Eyewitness by Craig Jones: A mother and baby orangutan are rescued from an RSPO palm oil plantation in Sumatra

Craig Jones on assignment in Sumatra

Craig Jones: Eyewitness

Wildlife Photographer and Conservationist


Bio: Craig Jones

One of Britain’s finest wildlife photographers, Craig Jones is also one of the most humble and down-to-earth guys you will ever meet. His photography and stories capture the lives of endangered rainforest animals that we hold so dearly to our hearts: Sumatran orangutans, Sumatran tigers, Sumatran elephants, Siamangs and more. His work has featured in BBC News, BBC Wildlife Magazine and National Geographic magazine. He has also appeared for Nat Geo WILD discussing Sumatra as part of the “Paradise Islands & Photo Ark” Nat Geo series. He has spoken at the UK Green Party Conference about the disastrous effects of palm oil in South East Asia, that he seen with his own eyes.

In this story, Craig uses his own words to bear witness to the awesome love and intelligence of orangutans, and also shares stories of the immense suffering of orangutans and other species within RSPO member palm oil plantations. Craig is an absolute inspiration to photographers, animal lovers and conservationists. It is an honour to showcase his work and stories on Palm Oil Detectives.

His work appears in:

Craig Jones Wildlife Photography - Previous work
Craig Jones Wildlife Photography - Previous work
Craig Jones Wildlife Photography - Previous work

My name is Craig Jones @CraigJones17 Here is my eyewitness account of rescuing an orangutan mother and baby from an @RSPOtweets certified #palmoil plantation in #Sumatra. Join the #Boycott4Wildlife


A mother and baby are rescued from an RSPO certified palm oil plantation

From the moment we received the rescue call, the days plans changed instantly.  I really didn’t know what was waiting for me, as we drove north to the providence of Ache.  All I knew was that a mother and her baby were trapped, and we were heading in that direction as fast as will could. When we arrived all I saw was mile upon mile of this horrific landscape.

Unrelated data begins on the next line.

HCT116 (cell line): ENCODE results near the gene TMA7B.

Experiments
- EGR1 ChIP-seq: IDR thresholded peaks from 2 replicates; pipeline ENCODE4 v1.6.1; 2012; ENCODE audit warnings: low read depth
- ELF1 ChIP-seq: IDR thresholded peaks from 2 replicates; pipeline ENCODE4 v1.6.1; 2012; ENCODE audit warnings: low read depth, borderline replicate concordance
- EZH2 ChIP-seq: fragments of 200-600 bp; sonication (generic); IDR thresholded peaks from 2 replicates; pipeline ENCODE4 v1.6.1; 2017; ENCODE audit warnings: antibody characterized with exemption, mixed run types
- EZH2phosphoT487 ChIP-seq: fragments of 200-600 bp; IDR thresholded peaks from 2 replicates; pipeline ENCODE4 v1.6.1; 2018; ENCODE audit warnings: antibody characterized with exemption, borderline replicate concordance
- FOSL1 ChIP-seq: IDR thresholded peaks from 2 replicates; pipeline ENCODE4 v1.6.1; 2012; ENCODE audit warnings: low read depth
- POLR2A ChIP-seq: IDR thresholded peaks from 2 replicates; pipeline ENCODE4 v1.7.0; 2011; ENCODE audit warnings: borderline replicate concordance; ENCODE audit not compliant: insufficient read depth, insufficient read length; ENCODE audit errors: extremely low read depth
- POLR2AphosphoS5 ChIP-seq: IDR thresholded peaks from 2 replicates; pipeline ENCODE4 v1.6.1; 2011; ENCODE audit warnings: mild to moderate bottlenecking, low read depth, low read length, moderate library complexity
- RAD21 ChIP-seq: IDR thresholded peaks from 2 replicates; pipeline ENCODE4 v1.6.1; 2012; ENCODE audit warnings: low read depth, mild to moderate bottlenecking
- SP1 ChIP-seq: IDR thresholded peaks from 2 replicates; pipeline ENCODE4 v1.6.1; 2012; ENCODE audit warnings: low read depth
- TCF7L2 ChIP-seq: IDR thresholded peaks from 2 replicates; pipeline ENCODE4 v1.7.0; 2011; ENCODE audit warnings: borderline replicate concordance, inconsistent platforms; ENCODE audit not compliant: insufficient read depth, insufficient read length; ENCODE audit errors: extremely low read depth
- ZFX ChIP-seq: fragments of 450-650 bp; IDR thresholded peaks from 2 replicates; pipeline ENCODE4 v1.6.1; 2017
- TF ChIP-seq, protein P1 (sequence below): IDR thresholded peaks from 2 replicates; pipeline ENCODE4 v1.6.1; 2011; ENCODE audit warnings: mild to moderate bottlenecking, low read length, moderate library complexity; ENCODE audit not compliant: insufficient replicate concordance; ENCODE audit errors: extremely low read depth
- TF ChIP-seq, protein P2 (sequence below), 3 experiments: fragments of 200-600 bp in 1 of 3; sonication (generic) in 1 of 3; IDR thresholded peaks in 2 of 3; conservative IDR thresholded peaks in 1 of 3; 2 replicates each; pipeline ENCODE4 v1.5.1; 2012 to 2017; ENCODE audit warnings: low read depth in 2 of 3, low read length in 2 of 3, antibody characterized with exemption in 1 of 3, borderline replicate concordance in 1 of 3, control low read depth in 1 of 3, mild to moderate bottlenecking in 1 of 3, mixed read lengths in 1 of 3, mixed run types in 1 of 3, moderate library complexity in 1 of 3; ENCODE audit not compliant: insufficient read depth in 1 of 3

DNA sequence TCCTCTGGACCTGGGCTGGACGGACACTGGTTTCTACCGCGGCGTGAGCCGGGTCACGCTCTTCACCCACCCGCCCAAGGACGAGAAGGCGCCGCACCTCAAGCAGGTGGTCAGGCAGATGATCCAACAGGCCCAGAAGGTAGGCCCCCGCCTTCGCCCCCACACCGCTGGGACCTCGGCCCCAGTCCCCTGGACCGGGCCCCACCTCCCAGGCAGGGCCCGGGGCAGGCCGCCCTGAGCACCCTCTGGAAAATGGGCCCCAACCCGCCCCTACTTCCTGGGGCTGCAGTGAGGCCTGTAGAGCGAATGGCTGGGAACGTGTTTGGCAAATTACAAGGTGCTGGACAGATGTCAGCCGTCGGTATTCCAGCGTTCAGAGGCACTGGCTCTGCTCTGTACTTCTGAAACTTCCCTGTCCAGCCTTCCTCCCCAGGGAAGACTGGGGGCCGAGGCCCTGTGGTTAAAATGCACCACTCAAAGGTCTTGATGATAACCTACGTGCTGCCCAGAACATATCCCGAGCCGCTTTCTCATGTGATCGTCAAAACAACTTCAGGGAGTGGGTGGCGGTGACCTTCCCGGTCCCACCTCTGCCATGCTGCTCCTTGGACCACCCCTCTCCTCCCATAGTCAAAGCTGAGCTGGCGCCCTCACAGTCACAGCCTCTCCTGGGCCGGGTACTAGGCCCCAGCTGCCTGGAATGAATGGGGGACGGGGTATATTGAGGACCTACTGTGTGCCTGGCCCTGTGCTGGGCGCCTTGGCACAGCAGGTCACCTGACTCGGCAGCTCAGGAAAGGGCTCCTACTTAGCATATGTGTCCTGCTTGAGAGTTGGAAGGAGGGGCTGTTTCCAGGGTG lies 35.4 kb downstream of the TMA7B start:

When we arrived all I saw was mile upon mile of this horrific landscape…


“Walking through a tattered landscape of barren red earth and alien palm oil trees, where once one of the finest rain forests in the world stood, is just impossible for me to describe. 

“They take the best rain forest in the world and change it into a souless landscape of palm oil within a matter of weeks, with brutal efficiency. Anything in its way gets crushed, killed and discarded.”

Spotlight Sumatra – The Final Chapter by Craig Jones



We started desperately searching for the mother and her baby orangutan and eventually we found them. Once we managed to tranquilise the mother, her basic instinct was to protect her child, fueling her to just hang on and not give into the tranquilizer.


It was heartbreaking. I was praying she’d just let go so they could receive help. She had a strong will and this went on for around fifteen minutes. By this time it was almost too hard to watch, the team was moving below her and watching them both, just to make sure the net was in the right place, as she could fall at any time.


An orangutan mother hangs onto a branch after being tranquilised. Craig Jones Wildlife Photography

After a while, you could see she was becoming slightly clumsy, missing branches that she was trying to hold onto. Then she went to just one arm, and then she just fell into the waiting net below.

The team scrambled up the steep hillside. They try to take the baby away from the unconscious mother at the first available chance. I managed to capture that incredibly moving moment with this image, as the mother is carried off in the net she fell into, while one of the team give the signal to where they have to go.


As I took images of the mother, the baby was being held by one of the team, as it’s safer for the baby this way. While mother and baby were apart, the baby struggled, trying to bite and screaming.


Orangutan baby screams at being separated from his mother on a newly destroyed forest in an RSPO member palm oil plantation. Craig Jones Wildlife Photography

“That scream I can still hear now, the tone went through me, the pitch could have broken a glass, it was so high and shocking to hear.

Craig Jones